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"‘A Worm Fell into My Mouth. I Gagged’: My Life as a Badger"


(Photo: Felicity McCabe/The Guardian)

Charles Foster has long been fascinated with the lives of animals. But reading about them in books or observing them in the wild wasn't enough for him. He wanted to do more than simply examine how an animal lives its daily life. Foster wanted to experience it himself.

That's why, for a week, he lived in a remote area of Nova Scotia as a badger. He ate worms and grubs, dug a den in the dirt and slept inside, and tried to mimic the physical movement of a wild badger as much as possible. Simon Hattenstone of The Guardian talked to Foster about his musteline adventure:

Did he enjoy it? “Enjoy isn’t the word. But I could feel a lot of toxins were being washed out. That seeded in me something – that in living the life we normally live, we are living a life that isn’t natural. And in order to be properly human, we’ve got to be properly animal.” Foster pauses and looks at me. “Do you think I’m insane?”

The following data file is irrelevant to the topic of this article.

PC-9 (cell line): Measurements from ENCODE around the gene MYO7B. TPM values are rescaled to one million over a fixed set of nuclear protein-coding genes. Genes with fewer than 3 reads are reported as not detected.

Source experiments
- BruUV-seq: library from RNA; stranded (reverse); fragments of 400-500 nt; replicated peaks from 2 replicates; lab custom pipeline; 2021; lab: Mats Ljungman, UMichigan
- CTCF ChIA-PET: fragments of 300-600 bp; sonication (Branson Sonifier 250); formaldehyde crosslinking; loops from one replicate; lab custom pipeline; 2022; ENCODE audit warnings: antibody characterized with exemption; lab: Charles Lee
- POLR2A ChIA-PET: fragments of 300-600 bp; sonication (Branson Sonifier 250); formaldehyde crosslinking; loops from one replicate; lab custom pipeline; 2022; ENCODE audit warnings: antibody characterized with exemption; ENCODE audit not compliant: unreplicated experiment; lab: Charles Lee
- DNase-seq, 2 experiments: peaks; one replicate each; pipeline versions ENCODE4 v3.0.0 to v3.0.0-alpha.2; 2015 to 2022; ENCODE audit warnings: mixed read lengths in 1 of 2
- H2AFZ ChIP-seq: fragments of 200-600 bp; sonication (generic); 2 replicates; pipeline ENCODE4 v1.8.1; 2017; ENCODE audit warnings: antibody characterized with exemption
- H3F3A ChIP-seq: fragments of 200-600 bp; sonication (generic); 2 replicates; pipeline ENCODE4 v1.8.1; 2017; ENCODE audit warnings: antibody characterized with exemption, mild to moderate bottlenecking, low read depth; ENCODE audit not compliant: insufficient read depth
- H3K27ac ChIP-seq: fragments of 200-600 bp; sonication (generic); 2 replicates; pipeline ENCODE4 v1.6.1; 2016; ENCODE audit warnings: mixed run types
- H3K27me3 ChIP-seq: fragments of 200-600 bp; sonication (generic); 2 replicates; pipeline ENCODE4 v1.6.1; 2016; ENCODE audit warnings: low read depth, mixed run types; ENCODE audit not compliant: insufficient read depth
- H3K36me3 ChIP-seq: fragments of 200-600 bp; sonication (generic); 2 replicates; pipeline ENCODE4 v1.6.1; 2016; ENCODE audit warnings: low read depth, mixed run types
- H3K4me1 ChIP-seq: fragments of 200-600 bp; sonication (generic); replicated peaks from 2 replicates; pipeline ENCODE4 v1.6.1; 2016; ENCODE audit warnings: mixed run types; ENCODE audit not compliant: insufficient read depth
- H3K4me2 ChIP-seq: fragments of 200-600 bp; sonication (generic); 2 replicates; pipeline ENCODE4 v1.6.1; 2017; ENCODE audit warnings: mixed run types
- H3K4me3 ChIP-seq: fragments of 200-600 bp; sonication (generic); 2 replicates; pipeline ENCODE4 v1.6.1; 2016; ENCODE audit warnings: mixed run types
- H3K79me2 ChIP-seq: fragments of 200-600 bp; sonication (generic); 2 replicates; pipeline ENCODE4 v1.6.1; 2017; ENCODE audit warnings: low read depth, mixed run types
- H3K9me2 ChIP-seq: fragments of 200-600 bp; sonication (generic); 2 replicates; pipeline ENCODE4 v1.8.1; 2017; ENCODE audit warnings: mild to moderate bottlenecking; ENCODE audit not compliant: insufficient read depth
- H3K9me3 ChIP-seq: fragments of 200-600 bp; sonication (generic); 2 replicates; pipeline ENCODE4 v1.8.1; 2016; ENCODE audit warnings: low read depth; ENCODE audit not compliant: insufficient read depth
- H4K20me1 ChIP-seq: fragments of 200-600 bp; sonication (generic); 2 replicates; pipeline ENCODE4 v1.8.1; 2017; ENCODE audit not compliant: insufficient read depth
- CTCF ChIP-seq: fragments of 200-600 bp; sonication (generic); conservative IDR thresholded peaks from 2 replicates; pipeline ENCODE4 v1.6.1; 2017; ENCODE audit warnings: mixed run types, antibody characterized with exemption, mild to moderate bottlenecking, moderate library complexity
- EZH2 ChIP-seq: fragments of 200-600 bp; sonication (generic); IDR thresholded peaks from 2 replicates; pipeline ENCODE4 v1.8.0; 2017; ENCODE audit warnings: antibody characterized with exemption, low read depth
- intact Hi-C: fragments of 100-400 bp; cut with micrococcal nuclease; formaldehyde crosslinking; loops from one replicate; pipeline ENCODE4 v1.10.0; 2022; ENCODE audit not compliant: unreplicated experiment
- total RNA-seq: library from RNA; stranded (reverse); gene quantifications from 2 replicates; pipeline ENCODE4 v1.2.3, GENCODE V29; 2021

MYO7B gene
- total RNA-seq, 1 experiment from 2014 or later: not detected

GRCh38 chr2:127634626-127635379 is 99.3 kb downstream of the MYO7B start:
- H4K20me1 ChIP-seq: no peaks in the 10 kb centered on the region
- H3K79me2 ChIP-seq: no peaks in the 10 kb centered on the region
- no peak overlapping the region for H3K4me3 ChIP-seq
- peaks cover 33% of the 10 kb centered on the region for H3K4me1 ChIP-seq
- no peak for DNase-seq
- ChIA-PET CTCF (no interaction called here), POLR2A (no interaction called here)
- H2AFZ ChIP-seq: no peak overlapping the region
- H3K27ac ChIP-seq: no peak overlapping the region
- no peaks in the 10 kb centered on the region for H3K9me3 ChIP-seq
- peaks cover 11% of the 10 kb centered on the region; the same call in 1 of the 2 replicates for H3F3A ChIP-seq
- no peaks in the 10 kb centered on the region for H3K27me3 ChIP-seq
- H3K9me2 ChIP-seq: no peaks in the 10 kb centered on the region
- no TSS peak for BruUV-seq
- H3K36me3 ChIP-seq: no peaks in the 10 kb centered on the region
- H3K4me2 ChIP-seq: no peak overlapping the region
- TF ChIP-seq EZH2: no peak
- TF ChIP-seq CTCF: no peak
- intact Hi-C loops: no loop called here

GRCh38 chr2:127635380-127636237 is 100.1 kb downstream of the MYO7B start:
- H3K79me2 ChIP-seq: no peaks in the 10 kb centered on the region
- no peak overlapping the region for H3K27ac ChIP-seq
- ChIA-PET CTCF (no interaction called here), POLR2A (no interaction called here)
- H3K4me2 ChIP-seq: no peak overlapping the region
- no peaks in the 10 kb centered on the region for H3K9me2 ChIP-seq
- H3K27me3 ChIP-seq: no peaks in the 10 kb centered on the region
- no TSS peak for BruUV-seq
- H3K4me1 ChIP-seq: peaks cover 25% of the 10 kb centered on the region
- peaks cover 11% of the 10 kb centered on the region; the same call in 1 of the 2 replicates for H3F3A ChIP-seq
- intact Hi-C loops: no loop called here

Foster has written a book about his experiences as a badger, a fox, a deer, a swift, and an otter. It's called Being a Beast. You can find an excerpt covering his badger time here. He took along his 8-year old son, Tom, for this adventure. Foster writes:

We stumbled up the bank and hollowed out a nest in the bracken. Lying up outside the sett during the day isn’t unbadgerish, although it’s far from the rule. Badgers sometimes, just like we did, crawl into dense vegetation and lie there until dusk comes. We don’t know why; perhaps there’s tension at home and they can’t bear the thought of a day close to wretched, cantankerous, odious X. And sometimes, no doubt, they’ve been caught short a long way from home and don’t want to run the gauntlet of early-morning dog walkers.

Tom needed to sleep, so he did, curled foetally on bracken, his paws, earth-brown from digging, clasped under his chin. I, too, needed to sleep, so I didn’t. We had to change our rhythm to that of the badgers, which meant sleeping in the day, but, at least at first, I found the sett a threatening place. Was this an old fear of burial? A worm fell into my mouth. I gagged quietly and went back to sleep.

-via VA Viper


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After nearly four years studying and mimicking badgers myself, I think he just hung out with the wrong ones. No eating grubs required, just lots of beer, brats, and cheese.
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